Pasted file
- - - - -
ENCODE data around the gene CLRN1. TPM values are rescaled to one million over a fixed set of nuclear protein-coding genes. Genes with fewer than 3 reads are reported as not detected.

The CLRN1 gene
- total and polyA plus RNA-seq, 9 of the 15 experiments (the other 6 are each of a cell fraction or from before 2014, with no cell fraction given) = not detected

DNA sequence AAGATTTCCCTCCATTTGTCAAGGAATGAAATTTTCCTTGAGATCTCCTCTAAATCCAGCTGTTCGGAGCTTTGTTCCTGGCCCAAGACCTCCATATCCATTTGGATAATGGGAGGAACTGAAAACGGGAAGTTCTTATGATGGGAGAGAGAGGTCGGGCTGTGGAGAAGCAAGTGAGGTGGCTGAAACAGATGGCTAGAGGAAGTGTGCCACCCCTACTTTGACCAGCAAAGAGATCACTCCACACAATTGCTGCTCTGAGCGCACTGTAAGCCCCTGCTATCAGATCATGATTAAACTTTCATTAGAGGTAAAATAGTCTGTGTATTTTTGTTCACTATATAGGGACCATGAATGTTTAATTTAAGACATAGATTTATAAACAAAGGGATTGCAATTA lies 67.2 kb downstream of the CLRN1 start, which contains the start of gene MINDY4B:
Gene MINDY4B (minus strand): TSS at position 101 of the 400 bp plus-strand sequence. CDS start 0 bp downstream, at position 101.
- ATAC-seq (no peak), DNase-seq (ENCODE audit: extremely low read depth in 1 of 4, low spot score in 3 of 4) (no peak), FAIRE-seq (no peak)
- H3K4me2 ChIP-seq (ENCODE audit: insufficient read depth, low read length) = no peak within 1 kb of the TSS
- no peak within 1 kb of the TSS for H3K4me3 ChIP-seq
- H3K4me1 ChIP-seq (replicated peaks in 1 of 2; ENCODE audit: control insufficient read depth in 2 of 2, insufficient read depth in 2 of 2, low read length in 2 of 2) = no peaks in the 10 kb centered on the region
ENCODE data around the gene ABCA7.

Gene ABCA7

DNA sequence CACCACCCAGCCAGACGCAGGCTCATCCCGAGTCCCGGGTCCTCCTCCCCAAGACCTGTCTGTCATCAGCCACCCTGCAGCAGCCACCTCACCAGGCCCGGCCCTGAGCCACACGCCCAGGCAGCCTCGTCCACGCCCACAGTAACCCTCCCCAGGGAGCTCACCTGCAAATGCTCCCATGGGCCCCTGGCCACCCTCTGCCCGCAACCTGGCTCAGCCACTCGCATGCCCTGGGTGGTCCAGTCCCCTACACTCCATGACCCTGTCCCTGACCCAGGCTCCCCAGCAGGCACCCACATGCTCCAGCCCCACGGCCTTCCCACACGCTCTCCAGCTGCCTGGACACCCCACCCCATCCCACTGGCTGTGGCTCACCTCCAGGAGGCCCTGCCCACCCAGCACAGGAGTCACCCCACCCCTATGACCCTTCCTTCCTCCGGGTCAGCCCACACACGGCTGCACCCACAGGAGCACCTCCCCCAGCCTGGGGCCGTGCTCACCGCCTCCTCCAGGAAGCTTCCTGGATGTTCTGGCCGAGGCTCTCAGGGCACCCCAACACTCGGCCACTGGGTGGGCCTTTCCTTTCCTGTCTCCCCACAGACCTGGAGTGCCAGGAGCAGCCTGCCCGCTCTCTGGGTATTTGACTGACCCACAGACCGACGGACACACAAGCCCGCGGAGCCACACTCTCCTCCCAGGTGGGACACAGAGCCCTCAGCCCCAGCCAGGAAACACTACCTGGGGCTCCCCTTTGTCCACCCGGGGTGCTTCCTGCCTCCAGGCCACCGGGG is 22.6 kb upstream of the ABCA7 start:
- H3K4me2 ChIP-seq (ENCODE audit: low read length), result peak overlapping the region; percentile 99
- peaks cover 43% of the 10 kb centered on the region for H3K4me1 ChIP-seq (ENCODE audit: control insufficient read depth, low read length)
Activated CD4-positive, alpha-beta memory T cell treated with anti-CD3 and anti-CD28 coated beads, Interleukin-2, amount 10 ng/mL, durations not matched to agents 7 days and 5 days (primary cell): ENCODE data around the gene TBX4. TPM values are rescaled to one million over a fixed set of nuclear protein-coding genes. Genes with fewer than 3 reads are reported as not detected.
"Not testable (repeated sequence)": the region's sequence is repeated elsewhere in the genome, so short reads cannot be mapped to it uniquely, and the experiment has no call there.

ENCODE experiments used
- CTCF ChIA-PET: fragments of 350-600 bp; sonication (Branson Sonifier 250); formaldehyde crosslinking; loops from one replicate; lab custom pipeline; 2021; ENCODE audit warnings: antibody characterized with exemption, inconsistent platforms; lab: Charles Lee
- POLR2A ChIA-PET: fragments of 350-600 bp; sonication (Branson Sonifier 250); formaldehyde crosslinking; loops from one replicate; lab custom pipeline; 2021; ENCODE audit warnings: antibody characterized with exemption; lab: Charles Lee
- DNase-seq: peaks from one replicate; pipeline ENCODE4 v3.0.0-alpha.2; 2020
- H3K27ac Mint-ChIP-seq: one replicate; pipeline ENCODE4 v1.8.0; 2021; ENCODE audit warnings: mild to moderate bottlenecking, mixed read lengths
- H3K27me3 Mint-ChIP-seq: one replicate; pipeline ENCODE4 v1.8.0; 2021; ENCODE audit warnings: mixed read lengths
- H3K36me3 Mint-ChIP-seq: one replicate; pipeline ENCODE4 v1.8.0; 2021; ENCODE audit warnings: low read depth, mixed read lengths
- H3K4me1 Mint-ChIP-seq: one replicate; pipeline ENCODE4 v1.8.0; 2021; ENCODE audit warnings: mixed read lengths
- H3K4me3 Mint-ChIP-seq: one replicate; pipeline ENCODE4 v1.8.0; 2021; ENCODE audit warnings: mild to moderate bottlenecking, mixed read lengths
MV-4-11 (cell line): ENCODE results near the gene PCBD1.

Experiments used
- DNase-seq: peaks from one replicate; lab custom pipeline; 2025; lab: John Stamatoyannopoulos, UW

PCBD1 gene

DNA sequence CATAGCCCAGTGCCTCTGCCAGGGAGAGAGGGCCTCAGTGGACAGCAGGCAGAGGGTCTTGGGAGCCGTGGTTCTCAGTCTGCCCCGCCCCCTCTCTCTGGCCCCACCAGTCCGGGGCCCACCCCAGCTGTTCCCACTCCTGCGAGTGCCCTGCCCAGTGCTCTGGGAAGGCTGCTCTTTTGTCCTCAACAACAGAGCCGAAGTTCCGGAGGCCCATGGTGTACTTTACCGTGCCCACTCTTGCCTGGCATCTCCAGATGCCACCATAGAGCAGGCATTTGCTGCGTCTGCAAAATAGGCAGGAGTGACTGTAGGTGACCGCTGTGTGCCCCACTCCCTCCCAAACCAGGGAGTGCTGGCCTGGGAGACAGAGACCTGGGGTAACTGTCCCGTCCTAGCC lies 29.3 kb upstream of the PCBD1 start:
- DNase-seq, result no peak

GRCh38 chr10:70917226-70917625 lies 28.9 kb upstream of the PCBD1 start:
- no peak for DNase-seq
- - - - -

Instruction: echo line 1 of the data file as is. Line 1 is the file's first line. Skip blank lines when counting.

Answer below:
ENCODE data around the gene CLRN1. TPM values are rescaled to one million over a fixed set of nuclear protein-coding genes. Genes with fewer than 3 reads are reported as not detected.